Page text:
I divide criticism into two categories - one coming from those who understand music, who are worthy of being critical because they are knowledgeable about what they are saying; and then there is another category of people who would criticise you anyway, whether your work is good or bad.
I want young Indian composers to be able to do more than just film music. I want to give them the skills that will enable them to create their own palette of sounds instead of having to write formulaic music. It doesn't matter if they become sound engineers, producers, composers or performers - I want them to be as imaginative as they like.
My music is mostly for the music. And it gives the liberty to do anything which I want. And nobody limits me to one genre of music. But I learn from life and I try to give back to life, in a way, whether it's the thought of the song or whether it's the approach to the arrangement or anything.
I joined the Madras Christian College but dropped out after three months. Telugu music director Ramesh Naidu asked me to assist him, and I did so for over a year. I did think of rejoining college, but by then, I was discovering the musician in me. I worked with Illaya Raja and Raj Koti and soon shifted to commercials. This led to movie offers.
Music is the only passion I shamelessly indulge in. However, for recreation I enjoy watching movies. 'Wizard of Oz' was the first film I ever saw, followed by the 'Bond' movies. I also watch a lot of World cinema through DVDs mostly brought by one of my best friends who's now based in Toronto.
The more dollars the studio producers put in, the less freedom we have. If the budget hits $100m, they get scared - they'll take the existing score of a successful movie and expect composers to copy it, like wallpaper. The biggest challenge for any composer in Hollywood is to be as creative as possible within those boundaries.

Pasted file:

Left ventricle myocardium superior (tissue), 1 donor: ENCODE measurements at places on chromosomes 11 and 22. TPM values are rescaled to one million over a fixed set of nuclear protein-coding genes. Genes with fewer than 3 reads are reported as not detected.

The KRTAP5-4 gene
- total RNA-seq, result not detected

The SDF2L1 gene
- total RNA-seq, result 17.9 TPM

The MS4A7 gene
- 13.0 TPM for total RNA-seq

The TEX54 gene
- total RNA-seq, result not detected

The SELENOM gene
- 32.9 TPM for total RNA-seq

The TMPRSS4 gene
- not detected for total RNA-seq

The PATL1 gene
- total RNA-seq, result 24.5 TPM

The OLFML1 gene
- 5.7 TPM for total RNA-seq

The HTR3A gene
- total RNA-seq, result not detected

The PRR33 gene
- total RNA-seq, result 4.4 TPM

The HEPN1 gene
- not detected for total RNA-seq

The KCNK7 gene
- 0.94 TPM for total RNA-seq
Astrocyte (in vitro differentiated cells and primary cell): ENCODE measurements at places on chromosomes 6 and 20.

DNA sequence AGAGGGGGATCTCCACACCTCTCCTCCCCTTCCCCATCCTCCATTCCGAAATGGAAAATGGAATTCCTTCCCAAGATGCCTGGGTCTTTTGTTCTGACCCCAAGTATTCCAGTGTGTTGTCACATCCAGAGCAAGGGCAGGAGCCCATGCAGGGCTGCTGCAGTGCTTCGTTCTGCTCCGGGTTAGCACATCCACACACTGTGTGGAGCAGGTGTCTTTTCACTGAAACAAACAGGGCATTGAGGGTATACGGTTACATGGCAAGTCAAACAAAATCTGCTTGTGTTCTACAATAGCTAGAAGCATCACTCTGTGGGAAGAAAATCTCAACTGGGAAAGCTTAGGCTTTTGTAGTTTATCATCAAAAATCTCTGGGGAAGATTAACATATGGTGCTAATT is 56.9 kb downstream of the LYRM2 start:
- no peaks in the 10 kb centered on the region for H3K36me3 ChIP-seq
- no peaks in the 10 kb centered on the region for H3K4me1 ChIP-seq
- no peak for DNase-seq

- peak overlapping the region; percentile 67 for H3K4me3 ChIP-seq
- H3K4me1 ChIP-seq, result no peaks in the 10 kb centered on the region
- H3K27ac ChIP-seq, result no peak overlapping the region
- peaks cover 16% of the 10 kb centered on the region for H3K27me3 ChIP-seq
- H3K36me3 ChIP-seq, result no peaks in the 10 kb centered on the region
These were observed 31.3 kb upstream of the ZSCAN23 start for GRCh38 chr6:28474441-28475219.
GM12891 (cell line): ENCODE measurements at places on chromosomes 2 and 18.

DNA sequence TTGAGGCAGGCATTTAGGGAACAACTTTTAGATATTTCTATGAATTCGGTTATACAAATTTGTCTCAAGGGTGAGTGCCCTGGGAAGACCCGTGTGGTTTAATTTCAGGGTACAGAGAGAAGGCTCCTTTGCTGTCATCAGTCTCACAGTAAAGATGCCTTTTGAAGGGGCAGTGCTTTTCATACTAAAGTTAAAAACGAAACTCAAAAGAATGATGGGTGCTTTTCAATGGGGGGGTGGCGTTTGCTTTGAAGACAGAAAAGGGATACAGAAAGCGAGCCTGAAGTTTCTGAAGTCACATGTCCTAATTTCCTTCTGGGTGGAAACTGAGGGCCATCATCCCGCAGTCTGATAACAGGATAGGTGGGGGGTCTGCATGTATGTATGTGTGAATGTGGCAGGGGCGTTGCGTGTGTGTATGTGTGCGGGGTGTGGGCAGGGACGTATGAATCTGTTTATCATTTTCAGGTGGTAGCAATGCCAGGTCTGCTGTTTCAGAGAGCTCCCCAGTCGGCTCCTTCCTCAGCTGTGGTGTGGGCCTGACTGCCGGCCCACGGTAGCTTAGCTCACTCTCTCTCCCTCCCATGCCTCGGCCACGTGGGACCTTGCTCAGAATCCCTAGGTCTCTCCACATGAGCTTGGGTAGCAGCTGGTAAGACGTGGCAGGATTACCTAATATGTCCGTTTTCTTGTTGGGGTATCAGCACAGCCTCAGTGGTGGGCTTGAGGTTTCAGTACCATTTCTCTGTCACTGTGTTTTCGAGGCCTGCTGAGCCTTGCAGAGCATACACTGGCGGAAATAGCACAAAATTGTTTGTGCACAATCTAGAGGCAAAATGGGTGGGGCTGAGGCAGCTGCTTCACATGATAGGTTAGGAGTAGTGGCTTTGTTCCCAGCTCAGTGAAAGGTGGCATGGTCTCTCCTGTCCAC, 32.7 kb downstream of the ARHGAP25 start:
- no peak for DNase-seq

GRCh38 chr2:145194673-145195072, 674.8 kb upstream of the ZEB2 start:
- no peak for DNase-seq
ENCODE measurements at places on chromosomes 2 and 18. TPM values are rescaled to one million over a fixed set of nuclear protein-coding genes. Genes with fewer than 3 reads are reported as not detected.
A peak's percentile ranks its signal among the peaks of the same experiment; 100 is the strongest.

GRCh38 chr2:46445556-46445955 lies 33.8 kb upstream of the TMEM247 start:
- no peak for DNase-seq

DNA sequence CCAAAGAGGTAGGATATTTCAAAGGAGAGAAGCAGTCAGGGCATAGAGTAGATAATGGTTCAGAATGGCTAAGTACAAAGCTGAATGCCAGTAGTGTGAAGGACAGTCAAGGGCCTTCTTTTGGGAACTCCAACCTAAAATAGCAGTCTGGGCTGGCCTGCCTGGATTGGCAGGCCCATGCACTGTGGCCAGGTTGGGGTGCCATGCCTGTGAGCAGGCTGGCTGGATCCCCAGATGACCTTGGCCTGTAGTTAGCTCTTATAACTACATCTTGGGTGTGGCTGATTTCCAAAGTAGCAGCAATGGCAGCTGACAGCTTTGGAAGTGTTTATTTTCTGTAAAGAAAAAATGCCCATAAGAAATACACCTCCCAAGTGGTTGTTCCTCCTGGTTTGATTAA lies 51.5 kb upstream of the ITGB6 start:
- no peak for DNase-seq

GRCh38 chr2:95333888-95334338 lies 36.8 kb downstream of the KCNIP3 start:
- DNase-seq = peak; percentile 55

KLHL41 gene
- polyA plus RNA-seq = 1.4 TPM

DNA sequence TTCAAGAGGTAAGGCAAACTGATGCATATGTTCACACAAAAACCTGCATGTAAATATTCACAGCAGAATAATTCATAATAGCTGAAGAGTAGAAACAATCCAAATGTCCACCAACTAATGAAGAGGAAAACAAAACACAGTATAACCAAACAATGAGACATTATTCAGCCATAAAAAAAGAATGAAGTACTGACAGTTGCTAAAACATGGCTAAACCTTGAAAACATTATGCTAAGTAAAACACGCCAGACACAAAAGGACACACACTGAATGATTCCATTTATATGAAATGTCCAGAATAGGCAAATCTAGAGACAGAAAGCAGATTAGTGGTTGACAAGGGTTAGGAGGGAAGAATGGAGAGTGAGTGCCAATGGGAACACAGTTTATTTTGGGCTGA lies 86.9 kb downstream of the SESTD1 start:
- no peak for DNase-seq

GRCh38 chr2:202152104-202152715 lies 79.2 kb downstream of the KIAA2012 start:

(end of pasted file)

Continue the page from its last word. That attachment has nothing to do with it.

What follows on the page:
Some things are very low profile, but if they excite me creatively, I accept them. Sometimes there are high-profile projects, and you have to do it. We all have human limitations. It is a painful decision to turn things down. Even accepting 'Slumdog Millionaire' was a decision that I had to sacrifice another project.
The institution of marriage works better when there's a spiritual connection. If you're marrying just for the sake of the woman, then you may lose interest in each other very soon. When we marry in the interest of the Holy Spirit with the intention of serving God and humanity, then it gives a much larger perspective.
I'm a Sufi Muslim, I would say. I believe in using the medium to create a good vibration because art is so important to society. Some projects I don't do because I feel that it's going to create a bad vibe. I don't do propaganda films that are anti another religion, anti-Muslim or anti-Hindu.
My mother's belief in spiritual healers grew stronger after our family went through a rough patch following my father's death. Sufi saint Karimullah Shah Kadri changed our lives, and all of us converted to Sufism. But it wasn't an instantaneous decision - it took us 10 years to convert. The change in religion was like washing away the past.
The demand in India is to have a hit, which becomes a promotion for the movie and makes people come to the theater. You have five songs and different promotions based on those. But when I do Western films, the need for originality is greater. Then I become very conscious about the writing.